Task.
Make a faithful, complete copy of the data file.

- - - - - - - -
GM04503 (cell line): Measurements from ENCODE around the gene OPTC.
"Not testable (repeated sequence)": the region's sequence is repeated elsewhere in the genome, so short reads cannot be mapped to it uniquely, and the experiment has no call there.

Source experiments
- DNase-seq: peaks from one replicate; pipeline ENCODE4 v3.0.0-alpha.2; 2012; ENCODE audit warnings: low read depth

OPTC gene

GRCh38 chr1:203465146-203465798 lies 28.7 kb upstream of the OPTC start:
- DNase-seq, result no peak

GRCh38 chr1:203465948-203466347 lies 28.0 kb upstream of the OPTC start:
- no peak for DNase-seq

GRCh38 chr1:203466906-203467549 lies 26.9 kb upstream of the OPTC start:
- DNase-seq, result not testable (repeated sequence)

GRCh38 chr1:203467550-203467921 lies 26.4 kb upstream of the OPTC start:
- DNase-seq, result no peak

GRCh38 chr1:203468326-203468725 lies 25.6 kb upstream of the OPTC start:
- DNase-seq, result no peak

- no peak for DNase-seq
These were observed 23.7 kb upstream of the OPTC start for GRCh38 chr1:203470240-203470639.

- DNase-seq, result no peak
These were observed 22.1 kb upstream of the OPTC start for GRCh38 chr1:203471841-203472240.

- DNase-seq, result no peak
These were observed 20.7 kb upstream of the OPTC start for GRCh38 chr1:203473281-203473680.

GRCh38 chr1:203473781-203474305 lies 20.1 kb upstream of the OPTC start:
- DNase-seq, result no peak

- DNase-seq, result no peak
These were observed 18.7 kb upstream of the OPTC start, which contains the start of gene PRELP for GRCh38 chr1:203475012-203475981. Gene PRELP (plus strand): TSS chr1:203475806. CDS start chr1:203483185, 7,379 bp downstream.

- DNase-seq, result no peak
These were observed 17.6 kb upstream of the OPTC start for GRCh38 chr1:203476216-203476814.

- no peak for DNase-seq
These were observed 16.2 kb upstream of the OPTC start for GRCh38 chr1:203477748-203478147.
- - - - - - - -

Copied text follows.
GM04503 (cell line): Measurements from ENCODE around the gene OPTC.
"Not testable (repeated sequence)": the region's sequence is repeated elsewhere in the genome, so short reads cannot be mapped to it uniquely, and the experiment has no call there.

Source experiments
- DNase-seq: peaks from one replicate; pipeline ENCODE4 v3.0.0-alpha.2; 2012; ENCODE audit warnings: low read depth

OPTC gene

GRCh38 chr1:203465146-203465798 lies 28.7 kb upstream of the OPTC start:
- DNase-seq, result no peak

GRCh38 chr1:203465948-203466347 lies 28.0 kb upstream of the OPTC start:
- no peak for DNase-seq

GRCh38 chr1:203466906-203467549 lies 26.9 kb upstream of the OPTC start:
- DNase-seq, result not testable (repeated sequence)

GRCh38 chr1:203467550-203467921 lies 26.4 kb upstream of the OPTC start:
- DNase-seq, result no peak

GRCh38 chr1:203468326-203468725 lies 25.6 kb upstream of the OPTC start:
- DNase-seq, result no peak

- no peak for DNase-seq
These were observed 23.7 kb upstream of the OPTC start for GRCh38 chr1:203470240-203470639.

- DNase-seq, result no peak
These were observed 22.1 kb upstream of the OPTC start for GRCh38 chr1:203471841-203472240.

- DNase-seq, result no peak
These were observed 20.7 kb upstream of the OPTC start for GRCh38 chr1:203473281-203473680.

GRCh38 chr1:203473781-203474305 lies 20.1 kb upstream of the OPTC start:
- DNase-seq, result no peak

- DNase-seq, result no peak
These were observed 18.7 kb upstream of the OPTC start, which contains the start of gene PRELP for GRCh38 chr1:203475012-203475981. Gene PRELP (plus strand): TSS chr1:203475806. CDS start chr1:203483185, 7,379 bp downstream.

- DNase-seq, result no peak
These were observed 17.6 kb upstream of the OPTC start for GRCh38 chr1:203476216-203476814.

- no peak for DNase-seq
These were observed 16.2 kb upstream of the OPTC start for GRCh38 chr1:203477748-203478147.